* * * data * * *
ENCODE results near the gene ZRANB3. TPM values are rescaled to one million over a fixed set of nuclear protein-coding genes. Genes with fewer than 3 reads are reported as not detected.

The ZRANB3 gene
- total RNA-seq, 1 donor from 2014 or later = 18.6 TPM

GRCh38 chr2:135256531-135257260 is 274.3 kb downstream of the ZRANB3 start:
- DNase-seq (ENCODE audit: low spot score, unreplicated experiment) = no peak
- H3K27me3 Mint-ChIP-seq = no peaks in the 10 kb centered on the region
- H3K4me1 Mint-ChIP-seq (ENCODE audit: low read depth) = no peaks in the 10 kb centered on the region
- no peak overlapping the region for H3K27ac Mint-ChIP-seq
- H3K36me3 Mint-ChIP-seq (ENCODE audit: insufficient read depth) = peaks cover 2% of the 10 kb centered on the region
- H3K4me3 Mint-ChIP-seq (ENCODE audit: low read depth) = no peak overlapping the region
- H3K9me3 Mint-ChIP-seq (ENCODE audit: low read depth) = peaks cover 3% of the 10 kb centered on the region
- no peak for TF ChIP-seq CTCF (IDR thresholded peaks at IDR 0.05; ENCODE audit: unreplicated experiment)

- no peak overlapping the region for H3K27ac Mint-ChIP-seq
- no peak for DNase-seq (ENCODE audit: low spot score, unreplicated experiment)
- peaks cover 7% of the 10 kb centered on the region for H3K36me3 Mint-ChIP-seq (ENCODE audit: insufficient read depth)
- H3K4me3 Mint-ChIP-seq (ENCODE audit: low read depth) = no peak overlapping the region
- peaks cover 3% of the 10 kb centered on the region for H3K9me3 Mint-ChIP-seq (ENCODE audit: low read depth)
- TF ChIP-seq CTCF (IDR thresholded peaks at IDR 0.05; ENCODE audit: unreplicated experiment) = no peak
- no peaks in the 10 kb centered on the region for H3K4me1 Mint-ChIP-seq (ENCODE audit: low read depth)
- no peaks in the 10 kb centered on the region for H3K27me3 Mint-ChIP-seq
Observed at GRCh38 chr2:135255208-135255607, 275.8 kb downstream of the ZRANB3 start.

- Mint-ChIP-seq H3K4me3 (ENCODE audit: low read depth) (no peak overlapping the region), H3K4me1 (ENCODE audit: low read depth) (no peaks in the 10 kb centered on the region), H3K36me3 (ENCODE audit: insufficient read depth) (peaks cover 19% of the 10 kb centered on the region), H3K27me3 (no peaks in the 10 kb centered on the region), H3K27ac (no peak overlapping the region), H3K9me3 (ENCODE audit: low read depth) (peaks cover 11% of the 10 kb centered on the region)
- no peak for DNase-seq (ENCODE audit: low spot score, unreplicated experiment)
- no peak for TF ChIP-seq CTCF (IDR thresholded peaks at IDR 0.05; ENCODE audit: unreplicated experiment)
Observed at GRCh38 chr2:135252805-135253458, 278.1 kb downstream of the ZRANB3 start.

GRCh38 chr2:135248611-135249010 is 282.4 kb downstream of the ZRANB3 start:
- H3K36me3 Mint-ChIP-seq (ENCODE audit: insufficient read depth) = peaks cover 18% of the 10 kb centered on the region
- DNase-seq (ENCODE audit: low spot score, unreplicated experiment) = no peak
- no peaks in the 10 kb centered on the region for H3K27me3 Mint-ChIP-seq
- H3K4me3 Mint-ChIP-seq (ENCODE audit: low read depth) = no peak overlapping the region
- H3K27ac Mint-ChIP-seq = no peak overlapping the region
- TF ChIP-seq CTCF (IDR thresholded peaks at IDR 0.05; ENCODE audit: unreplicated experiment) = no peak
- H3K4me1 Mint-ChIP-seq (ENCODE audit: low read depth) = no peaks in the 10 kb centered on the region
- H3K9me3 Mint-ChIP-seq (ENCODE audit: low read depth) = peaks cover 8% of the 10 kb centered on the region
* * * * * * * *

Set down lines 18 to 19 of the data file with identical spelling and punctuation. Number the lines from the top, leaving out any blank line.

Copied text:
- TF ChIP-seq CTCF (IDR thresholded peaks at IDR 0.05; ENCODE audit: unreplicated experiment) = no peak
- no peaks in the 10 kb centered on the region for H3K4me1 Mint-ChIP-seq (ENCODE audit: low read depth)